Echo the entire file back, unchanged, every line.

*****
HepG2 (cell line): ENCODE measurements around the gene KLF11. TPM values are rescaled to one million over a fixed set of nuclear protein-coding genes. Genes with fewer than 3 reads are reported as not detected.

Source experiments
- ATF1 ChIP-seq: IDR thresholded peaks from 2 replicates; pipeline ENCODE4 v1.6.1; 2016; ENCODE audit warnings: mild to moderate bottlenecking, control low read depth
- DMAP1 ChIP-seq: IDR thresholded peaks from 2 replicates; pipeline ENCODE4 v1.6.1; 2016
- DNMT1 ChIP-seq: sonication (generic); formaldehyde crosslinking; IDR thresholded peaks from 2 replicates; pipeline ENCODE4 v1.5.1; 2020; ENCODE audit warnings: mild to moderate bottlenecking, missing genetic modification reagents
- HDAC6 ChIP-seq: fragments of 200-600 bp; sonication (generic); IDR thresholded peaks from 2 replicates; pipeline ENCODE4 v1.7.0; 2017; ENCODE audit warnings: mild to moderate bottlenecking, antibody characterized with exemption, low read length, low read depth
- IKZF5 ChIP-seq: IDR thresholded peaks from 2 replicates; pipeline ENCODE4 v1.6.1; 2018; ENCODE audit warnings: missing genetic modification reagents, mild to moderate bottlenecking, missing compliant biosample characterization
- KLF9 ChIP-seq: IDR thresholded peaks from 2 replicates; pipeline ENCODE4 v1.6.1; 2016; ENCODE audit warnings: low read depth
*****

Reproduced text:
HepG2 (cell line): ENCODE measurements around the gene KLF11. TPM values are rescaled to one million over a fixed set of nuclear protein-coding genes. Genes with fewer than 3 reads are reported as not detected.

Source experiments
- ATF1 ChIP-seq: IDR thresholded peaks from 2 replicates; pipeline ENCODE4 v1.6.1; 2016; ENCODE audit warnings: mild to moderate bottlenecking, control low read depth
- DMAP1 ChIP-seq: IDR thresholded peaks from 2 replicates; pipeline ENCODE4 v1.6.1; 2016
- DNMT1 ChIP-seq: sonication (generic); formaldehyde crosslinking; IDR thresholded peaks from 2 replicates; pipeline ENCODE4 v1.5.1; 2020; ENCODE audit warnings: mild to moderate bottlenecking, missing genetic modification reagents
- HDAC6 ChIP-seq: fragments of 200-600 bp; sonication (generic); IDR thresholded peaks from 2 replicates; pipeline ENCODE4 v1.7.0; 2017; ENCODE audit warnings: mild to moderate bottlenecking, antibody characterized with exemption, low read length, low read depth
- IKZF5 ChIP-seq: IDR thresholded peaks from 2 replicates; pipeline ENCODE4 v1.6.1; 2018; ENCODE audit warnings: missing genetic modification reagents, mild to moderate bottlenecking, missing compliant biosample characterization
- KLF9 ChIP-seq: IDR thresholded peaks from 2 replicates; pipeline ENCODE4 v1.6.1; 2016; ENCODE audit warnings: low read depth